How Marketing Can Help Put Outcome Selling to Work

July 9, 2018 Frank Grillo

Marketing can support outcome-based selling by developing an understanding of customer needs and supporting a consultative approach that provides industry and market insights.

Outcome selling addresses the shifting landscape of how customers buy goods and services from sales people and organizations: They no longer want products, but a solution to a problem. They are looking for desired outcomes that make meaningful change to their organization. Customers expect sales people to propose solutions based on their expertise and understanding of the customer’s industry, market, and specific business challenges. A recent article describes how this works at GE Digital.

Marketing has an important role to play in enabling salespeople, installation people and other support groups. It must help all customer facing positions identify, articulate and deliver the outcomes customers are pursuing. Marketing can support outcome-based selling by developing an understanding of customer needs and supporting a consultative approach that provides industry and market insights rather than product specific benefits and features.

In this article we outline how marketing can lead your organization as you engage with your customers and think differently about how to become outcome-focused.

How to engage with your customers

An outcome-based approach turns your focus from what you have available to sell to partnering with customers to achieve their desired business outcomes. In other words, the solutions you present must clearly help customers accomplish specific jobs they view as important. Prioritizing customer needs over your need to sell products and services often requires a significant culture change in all areas of your organization. You must help your customers identify and quantify issues, align on key business objectives, and understand the urgency of solving the problem to achieve the desired outcome. And customer engagement doesn’t end when your solution has been purchased and implemented. The purchase is just the first step in implementing and monitoring the new solution to ensure the outcome is achieved.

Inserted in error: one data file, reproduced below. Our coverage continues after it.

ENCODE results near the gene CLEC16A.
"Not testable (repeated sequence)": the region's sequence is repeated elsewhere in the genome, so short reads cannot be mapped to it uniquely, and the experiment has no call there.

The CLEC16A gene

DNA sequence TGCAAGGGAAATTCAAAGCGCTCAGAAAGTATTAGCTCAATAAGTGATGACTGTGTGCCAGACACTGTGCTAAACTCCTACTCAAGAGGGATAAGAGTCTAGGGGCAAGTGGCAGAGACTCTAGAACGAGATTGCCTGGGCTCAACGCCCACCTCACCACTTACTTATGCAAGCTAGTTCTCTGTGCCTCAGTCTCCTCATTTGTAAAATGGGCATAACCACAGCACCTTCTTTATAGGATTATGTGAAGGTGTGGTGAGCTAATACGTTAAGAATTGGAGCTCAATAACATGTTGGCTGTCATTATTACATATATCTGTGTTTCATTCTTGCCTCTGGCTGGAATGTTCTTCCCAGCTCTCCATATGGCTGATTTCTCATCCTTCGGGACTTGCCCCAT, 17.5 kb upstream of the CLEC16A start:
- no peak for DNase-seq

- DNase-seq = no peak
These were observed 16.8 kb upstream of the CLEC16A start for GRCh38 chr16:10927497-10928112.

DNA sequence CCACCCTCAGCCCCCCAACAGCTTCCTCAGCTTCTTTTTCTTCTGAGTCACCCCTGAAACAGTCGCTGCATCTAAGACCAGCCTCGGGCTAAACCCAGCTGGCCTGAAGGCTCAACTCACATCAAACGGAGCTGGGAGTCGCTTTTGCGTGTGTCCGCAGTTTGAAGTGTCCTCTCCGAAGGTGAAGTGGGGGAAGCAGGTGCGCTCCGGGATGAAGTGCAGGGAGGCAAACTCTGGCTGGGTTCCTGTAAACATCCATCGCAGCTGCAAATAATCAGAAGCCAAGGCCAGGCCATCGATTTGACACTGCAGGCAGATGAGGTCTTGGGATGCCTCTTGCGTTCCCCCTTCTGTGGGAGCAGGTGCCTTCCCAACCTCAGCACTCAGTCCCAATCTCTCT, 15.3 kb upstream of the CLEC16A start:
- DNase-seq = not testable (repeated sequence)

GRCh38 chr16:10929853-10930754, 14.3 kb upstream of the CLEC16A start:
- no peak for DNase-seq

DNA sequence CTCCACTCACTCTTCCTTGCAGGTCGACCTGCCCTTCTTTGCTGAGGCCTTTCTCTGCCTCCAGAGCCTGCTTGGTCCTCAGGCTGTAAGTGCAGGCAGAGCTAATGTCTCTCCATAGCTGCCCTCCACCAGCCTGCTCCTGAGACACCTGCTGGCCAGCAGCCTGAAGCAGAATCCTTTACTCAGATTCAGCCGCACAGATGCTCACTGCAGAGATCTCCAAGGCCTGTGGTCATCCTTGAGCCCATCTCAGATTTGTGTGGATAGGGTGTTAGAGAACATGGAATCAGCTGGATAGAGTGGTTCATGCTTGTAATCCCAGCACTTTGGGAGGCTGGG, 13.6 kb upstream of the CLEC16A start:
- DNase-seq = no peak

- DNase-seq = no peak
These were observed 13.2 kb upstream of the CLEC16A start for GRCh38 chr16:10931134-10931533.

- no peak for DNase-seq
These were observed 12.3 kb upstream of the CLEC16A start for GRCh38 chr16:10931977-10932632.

Customers are changing the way they assess and purchase solutions. They are more empowered, skeptical, and frugal. And these shifts challenge your organization. You need to work with your customer to determine their specific objectives or jobs to be done. If you don’t have clear, documented, prioritized business outcomes from a customer, then it is impossible to do anything more than sell them products. How can you recommend the best solution when you are not clear as to what problem the solution is supposed to solve? By utilizing an outcome-based approach, you can gain substantial benefits including:

  • Being a valued contributor to the customer’s strategy formulation process
  • Higher profit-margin sales with more predictable growth
  • Maximized client satisfaction for improved up-sell/cross-sell and references
  • Increasing the value of the offerings your organization provides to customers
  • Higher customer loyalty
  • Improved differentiation from your competition

Customers greatly prefer the outcome-based sales approach. Four of the most important benefits they receive are:

  1. Outside expert insights to diagnose and illuminate important business issues
  2. Assistance in setting priorities and building solution roadmaps
  3. Business case justifications that help them gain internal approval to make critical business investments
  4. Measurable performance improvements that tie back to original ROI claims.

What does an outcome-based approach look like?